WHEN WASSEF AND Racha Haroun opened their Capitol Hill restaurant Mamnoon in 2012, it was with the intention of celebrating a contemporary version of the Levantine cuisine and culture they grew up with in Syria and Lebanon.
“We’re not a purely Americanized version, and we’re not being romantic and nostalgic. We wanted to be contemporary while being able to trace [flavors] back to authentic roots,” Wassef says.
Shortly after opening Mamnoon, they created a takeout window at the restaurant in order to lure in curious passersby for a quick lunch on-the-go using the smells of sizzling lamb with Aleppo pepper and chicken shawarma. In 2016, their dramatic South Lake Union rooftop bar and restaurant, mbar; casual cafe Mamnoon Street; and juice bar Anar (the latter two are located in the Amazon Doppler building next to the Spheres) all opened.
The Harouns always had wanted to find a way to spread love through food even further — packaging for retail the popular mezze dips like hummus, baba ganoush and muhammara — but time restraints got in the way.
“Operating a restaurant is difficult. Operating more is even more difficult. You get ruled by the service schedule and the fact you’re open at certain times. Anything over and beyond that has to fit into the slower times for the staff that is already there, or staff up for it separately,” Wassef says.
He didn’t have the time or the focus of the team to teach new skills, and he found he couldn’t plan ahead much beyond a week. He also didn’t have the ability to hire a new team to solely focus on building up a retail line.
Then, in March 2020, the coronavirus pandemic hit, and the restaurant world in Seattle changed overnight. The service schedule was thrown out the window. There was no need to have waitstaff when dining rooms were empty, but when the business was awarded a loan through the Paycheck Protection Program, he was able to keep staff by shifting their roles.
They began focusing on meal kits and takeout, but there also finally was time to focus on what is now called Mamnoon Fine Foods, a line that includes spices, dressings, sauces, dips and pita chips. So the Harouns went about making a big transition.
The executive team — chef, director of operations, event manager — had their roles transformed, going from running a restaurant to looking at packaging requirements, speaking with the FDA about food safety for retail, figuring out production strategies, building relationships with retailers and more.
“I can’t say it was easy. Everybody went through a steep learning curve to be where we are right now,” Wassef says.
The recipes were there — it was mostly a matter of scaling up, procuring packaging and then finding area markets that would take a chance on a new line of products.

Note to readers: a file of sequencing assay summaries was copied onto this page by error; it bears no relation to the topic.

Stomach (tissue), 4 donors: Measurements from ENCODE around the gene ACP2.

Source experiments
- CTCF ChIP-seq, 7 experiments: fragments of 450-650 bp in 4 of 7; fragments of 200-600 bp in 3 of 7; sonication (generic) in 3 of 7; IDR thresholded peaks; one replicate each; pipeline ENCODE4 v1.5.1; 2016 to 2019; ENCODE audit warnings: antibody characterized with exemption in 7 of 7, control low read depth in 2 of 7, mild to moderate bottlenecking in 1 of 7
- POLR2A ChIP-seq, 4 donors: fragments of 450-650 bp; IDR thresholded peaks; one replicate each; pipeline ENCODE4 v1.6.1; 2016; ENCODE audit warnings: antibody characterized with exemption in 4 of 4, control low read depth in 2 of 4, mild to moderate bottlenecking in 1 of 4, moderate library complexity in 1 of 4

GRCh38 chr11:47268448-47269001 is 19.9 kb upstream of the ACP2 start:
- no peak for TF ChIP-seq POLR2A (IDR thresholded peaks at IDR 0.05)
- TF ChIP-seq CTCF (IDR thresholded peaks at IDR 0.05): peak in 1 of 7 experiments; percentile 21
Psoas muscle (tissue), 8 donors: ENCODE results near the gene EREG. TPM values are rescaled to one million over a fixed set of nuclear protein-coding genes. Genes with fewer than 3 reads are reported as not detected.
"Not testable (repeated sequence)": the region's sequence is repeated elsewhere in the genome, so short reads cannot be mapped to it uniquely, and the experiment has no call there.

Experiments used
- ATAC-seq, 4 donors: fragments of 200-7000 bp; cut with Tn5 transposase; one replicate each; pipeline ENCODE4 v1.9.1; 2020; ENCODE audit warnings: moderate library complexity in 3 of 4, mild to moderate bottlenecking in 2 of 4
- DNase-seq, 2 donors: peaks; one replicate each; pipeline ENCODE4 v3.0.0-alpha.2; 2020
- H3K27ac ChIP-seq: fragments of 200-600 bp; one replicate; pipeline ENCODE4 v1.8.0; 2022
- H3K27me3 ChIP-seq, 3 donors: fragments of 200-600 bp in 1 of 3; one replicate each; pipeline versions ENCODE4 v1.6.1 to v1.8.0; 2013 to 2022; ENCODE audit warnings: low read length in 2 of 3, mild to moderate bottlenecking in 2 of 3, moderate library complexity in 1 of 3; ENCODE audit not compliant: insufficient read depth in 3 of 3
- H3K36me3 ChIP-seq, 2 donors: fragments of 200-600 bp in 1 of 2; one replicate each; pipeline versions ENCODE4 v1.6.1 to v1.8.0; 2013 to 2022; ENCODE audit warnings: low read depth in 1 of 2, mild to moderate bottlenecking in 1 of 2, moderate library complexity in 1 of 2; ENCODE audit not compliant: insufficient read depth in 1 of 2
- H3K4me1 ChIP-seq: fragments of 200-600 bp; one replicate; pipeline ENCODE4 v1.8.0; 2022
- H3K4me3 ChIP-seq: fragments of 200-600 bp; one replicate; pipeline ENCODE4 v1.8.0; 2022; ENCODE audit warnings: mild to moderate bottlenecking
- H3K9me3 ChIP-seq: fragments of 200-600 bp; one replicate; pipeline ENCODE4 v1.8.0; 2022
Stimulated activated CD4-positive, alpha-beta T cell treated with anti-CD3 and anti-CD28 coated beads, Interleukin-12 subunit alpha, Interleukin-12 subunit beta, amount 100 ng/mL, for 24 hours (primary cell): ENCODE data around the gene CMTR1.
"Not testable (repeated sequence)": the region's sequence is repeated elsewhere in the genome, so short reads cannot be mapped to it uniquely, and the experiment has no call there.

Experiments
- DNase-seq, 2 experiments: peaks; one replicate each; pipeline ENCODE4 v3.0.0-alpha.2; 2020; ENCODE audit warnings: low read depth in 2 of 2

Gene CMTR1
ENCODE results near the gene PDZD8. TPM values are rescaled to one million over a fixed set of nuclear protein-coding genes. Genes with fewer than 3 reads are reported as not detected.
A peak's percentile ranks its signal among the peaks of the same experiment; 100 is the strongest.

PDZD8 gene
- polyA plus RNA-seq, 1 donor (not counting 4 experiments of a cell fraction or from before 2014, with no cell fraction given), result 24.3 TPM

That includes a fattoush salad dressing and mint-flecked labne, plus a Fresno chili-spiked harra sauce and crunchy pita chips.
Haroun hopes people consider the line an extension of the Mamnoon experience at the restaurant: Grab a bottle of the fattoush dressing, and add a bag of the pita chips, greens and radish or cucumber. Order a dinner kit from the restaurant, and supplement with the dips, or marinate some beef, lamb or chicken at home to go along with them.
“There’s a lot of room for us to do things that make life at home during the pandemic better that has a very strong Mamnoon flavor to it,” he says.
By November, the products were in Ken’s Market in Greenwood and Queen Anne, the Leschi Market, DeLaurenti and Cone & Steiner in Capitol Hill and Pioneer Square. In December, they had a trial at Metropolitan Market, testing in two stores, and by early January had a commitment for 10.
“For us, the numbers are staggering. We’re in the hundreds of units per week, 12 units per case and tens of cases each week,” Wassef says.
They’ve started to get a following of people who love the products. But the next step, he says, is “frightening.” Dining rooms are reopening. With production growing, Wassef is faced with some decisions.
“It’s a great supplemental part [of our business], but it’s not sufficient to be alone. We have no choice but to grow it a little bit, so we’re thinking hard about how we can do this while also bringing Mamnoon back online and keeping the sanity of our teams,” he says.
Options include finding a commercial kitchen or commissary, or even working with a co-packer, but he wants to stay away from thinking of the food as a commodity.
“It’s important we keep the control, that connection and the love,” he says.
Ideally, they’ll find a hybrid space, one that could be a commissary but also have a retail-facing front to welcome customers, similar to an all-day cafe. For now, he’s happy to grow organically and continue to share the flavors of Mamnoon.
“I have to say that, in some ways, it’s the good thing that emerged out of this craziness,” he says.
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